What: Exelixis (NASDAQ:EXEL) ended Friday up 10.5% after the company announced Thursday after the closing bell that the European Medicines Agency (EMA) had accepted its application to market cabozantinib as a treatment for kidney cancer.
Eight hours earlier -- before the bell, so investors had time to digest the news during yesterday's trading, when Exelixis fell 2.8% -- the company announced that the FDA had accepted the equivalent marketing application to sell the drug in the U.S.
So what: Exelixis had already announced that the applications had been submitted to regulators, so their acceptance shouldn't have come as a surprise.
Both U.S. and EU regulators gave cabozantinib a shortened review period -- called a priority review in the U.S. and an accelerated assessment in the EU -- which adds value to Exelixis because an earlier approval means cabozantinib will generate revenue for the company, assuming it's approved, of course. And let's face it -- an approval seems like all but a sure thing. Cabozantinib beat Novartis' (NYSE:NVS) Afinitor in a head-to-head trial. Novartis' drug is currently the standard of care for the patients Exelixis is applying to treat.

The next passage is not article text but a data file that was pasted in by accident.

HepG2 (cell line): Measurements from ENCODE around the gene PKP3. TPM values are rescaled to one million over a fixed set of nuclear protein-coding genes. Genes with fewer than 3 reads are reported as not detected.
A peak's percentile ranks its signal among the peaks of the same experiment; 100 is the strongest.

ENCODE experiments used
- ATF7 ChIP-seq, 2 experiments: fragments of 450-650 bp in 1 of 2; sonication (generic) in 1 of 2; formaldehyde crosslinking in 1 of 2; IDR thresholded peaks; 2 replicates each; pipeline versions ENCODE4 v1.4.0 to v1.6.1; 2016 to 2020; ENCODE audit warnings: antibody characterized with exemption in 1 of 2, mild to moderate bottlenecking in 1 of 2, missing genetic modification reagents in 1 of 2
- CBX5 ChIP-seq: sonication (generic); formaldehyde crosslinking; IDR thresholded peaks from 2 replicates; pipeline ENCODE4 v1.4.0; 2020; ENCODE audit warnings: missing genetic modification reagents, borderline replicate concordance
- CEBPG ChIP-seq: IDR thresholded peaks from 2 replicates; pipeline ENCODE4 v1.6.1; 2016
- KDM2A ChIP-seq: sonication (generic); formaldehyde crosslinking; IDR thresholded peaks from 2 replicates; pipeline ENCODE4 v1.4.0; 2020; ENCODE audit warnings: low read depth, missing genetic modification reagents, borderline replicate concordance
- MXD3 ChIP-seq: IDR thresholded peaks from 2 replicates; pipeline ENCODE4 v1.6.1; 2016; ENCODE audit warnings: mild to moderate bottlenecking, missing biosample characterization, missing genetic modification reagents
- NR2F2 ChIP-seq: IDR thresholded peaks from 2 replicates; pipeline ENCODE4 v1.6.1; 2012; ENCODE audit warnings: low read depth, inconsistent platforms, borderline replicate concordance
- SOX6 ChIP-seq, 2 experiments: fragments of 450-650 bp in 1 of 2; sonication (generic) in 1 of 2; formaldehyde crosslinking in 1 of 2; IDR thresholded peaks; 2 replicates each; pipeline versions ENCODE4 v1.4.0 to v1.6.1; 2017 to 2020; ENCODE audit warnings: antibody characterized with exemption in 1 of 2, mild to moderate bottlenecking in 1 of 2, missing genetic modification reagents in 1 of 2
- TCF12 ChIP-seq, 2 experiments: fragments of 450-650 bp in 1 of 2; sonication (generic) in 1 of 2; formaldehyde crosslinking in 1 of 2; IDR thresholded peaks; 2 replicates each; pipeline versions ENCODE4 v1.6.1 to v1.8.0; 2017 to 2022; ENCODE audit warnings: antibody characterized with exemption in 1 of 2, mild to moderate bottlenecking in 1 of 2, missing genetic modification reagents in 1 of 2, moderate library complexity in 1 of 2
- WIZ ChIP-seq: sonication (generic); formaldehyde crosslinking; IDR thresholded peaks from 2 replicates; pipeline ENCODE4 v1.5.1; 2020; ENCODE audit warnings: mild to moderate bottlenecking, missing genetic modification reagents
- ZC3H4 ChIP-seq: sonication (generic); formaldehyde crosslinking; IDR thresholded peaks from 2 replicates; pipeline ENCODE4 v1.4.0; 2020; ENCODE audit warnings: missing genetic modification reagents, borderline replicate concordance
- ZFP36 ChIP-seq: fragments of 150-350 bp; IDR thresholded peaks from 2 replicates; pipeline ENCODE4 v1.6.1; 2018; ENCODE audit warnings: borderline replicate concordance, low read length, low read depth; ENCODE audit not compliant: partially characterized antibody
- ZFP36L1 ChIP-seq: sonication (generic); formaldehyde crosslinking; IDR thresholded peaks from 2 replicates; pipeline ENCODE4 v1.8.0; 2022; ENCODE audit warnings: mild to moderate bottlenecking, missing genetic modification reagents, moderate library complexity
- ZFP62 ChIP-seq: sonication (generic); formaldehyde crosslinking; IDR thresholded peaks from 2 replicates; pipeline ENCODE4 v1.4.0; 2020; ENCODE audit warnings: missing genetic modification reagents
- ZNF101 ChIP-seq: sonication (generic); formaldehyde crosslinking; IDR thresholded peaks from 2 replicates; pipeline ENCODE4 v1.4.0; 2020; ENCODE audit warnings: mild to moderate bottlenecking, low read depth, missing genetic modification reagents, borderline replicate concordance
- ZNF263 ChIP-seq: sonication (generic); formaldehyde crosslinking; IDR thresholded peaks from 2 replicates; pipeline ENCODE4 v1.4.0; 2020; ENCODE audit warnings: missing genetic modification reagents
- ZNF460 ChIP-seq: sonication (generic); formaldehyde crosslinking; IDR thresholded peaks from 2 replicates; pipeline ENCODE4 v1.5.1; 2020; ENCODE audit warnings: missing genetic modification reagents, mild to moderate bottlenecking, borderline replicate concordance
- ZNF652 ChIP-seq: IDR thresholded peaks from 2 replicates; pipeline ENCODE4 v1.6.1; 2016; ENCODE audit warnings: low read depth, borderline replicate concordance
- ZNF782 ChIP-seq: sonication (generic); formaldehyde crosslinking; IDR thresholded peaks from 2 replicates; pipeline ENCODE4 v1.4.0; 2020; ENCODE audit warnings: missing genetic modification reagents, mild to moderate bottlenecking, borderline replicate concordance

But the accelerated assessment in the EU was already announced, and investors should have expected a priority review in the U.S. because the FDA had already granted Breakthrough Therapy designation for cabozantinib.
Now what: While it's hard to see how the news justifies a 10% increase in the stock, keep in mind that, even with the move, Exelixis is still down 18% for the year. It's hard to see how any company news justifies the decline, as well.
Exelixis is currently trading at the whim of investor sentiment about biotechs, which seem to be gyrating daily. Getting cabozantinib approved and on the market will give investors something fundamental to value the company on. Even the larger biotechs have seen wild swings based on sentiment, so the rocky road may never go away completely.
Brian Orelli has no position in any stocks mentioned. The Motley Fool recommends Exelixis. Try any of our Foolish newsletter services free for 30 days. We Fools may not all hold the same opinions, but we all believe that considering a diverse range of insights makes us better investors. The Motley Fool has a disclosure policy.